There are a variety of sensors in today’s roads that feed back to a variety of services you can use to see if the road ahead is flowing well or congested. If that isn’t enough, you can use several solutions to view road side cameras to see for yourself.
For close to twenty years now, I travel about an hour to the office in the morning and the reverse back home in the evening. Both ways, there are a several options to drive that I have had to find myself when traffic stops and I need to ‘keep moving’.
What I have not been happy with is the inconsistency of the colored road lines on my car’s GPS. It will show green ahead, I round the corner to find traffic stopped. Usually it is just past an exit opportunity to jump off and go the back route. Other times, it shows red a long ways ahead, then as the traffic suddenly clears as I pass a disabled car, the colors change from red to green where seconds before it was representing a very long wait.
Highway cams means longer time looking at the iPhone screen than watching the road, a very bad thing during rush hour traffic. I have even tried keeping tabs of co-workers over twitter to report to each other what we see. This ‘social’ traffic reports was good when everyone left within a half hour of each other but breaks down when work hours aren’t regular leaving people on the road to fend for themselves.
Enter… Waze! A free app (iPhone and iPad, Universal app) that pulls everyone in the area with a iPhone and Waze installed to share what they see. People report their progress, where accidents are, where police might be ‘hanging out to watch you drive by’ and other items that are key to a successful drive. This isn’t just for morning/evening work commute, the data is good all the time since someone is generally driving all hours.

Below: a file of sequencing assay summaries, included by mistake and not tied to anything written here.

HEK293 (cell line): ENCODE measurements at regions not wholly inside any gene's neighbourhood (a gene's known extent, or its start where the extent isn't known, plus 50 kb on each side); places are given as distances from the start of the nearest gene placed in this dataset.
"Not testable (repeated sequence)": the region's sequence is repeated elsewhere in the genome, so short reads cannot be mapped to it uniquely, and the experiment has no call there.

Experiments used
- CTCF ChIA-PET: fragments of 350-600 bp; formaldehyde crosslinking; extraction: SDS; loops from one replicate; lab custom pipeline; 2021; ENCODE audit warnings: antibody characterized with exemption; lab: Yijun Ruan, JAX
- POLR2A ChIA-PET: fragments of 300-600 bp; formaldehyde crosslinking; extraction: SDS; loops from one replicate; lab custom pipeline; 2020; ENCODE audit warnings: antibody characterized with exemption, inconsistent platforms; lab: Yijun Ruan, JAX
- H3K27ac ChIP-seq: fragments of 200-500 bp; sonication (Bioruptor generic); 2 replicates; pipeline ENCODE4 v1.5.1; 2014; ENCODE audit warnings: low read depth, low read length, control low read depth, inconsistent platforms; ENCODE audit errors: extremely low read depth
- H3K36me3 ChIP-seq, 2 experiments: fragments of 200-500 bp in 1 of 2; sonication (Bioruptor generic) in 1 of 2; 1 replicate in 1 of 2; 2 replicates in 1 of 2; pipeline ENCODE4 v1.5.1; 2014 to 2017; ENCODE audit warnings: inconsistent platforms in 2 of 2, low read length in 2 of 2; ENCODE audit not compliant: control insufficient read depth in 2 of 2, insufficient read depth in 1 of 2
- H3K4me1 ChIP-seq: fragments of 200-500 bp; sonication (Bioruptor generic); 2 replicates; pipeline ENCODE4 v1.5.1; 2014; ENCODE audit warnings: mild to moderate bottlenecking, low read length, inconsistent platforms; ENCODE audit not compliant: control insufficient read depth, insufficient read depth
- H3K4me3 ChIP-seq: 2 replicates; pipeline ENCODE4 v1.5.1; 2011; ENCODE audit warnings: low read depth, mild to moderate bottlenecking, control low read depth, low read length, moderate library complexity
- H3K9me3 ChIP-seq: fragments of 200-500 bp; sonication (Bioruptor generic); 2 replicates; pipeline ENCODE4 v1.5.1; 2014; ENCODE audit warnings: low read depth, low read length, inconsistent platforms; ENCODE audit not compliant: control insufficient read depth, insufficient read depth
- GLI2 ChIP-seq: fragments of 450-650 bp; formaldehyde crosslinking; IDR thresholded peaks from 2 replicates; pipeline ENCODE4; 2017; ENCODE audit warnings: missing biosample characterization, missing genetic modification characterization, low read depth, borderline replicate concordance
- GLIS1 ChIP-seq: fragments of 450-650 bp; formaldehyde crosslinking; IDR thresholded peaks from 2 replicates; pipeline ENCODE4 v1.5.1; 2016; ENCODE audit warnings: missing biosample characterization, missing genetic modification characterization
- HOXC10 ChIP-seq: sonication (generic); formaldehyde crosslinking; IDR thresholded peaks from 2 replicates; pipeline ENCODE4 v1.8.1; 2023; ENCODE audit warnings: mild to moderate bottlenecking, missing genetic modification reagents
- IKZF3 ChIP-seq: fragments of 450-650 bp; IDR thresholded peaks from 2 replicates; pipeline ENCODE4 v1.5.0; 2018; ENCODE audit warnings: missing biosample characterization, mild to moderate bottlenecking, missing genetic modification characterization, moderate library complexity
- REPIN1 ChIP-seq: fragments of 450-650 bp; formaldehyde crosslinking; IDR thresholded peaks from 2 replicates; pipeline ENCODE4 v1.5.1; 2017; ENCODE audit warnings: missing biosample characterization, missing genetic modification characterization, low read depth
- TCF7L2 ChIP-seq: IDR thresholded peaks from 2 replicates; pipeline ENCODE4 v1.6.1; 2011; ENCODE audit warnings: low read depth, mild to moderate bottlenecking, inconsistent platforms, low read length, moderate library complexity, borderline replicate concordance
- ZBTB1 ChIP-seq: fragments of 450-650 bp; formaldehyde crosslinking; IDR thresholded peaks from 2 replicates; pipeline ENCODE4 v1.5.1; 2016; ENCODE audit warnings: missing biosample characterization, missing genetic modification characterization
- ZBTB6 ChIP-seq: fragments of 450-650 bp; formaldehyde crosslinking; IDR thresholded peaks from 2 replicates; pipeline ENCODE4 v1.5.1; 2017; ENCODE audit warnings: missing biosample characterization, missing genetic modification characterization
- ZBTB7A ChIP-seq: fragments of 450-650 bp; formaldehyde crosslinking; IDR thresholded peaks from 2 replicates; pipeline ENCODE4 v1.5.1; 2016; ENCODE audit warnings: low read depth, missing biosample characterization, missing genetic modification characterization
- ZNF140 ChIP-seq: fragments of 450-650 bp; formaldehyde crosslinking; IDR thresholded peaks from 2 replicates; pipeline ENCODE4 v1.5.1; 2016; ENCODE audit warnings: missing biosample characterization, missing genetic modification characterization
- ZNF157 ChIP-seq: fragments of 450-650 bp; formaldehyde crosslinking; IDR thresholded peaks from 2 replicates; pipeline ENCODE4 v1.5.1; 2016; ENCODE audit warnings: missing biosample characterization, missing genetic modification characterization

The area around you can be viewed to see where hot spots are as well as points of interest. The bar across the top alerts you to new information (the above screen shot) and if anyone is reaching out to you socially for a comment or question. You can let others see where you are so Waze makes it easy to ask someone ahead if the traffic is as bad as your GPS says it is.
Turn by turn navigation is built in too so this isn’t all about watching traffic, Waze opens the door to replacing that dashboard GPS if it isn’t giving you the facts often enough.
A feature I loved on my 2007 car’s nav system but has gone away is the ability to be shown multiple routes that you can choose between. Sometimes a car’s nav system thinks it knows best while you may have heard on Waze’s social network that there is a festival ahead that you need to avoid, which a regular nav system wouldn’t take into account.
The Waze iPhone/iPad app works great for helping you get the real facts about traffic and accidents on your route. This feature needs others using the app so your successes may vary depending on the popularity of the app where you travel. Even without the help of the social alerts, it’s a nice navigation/GPS app.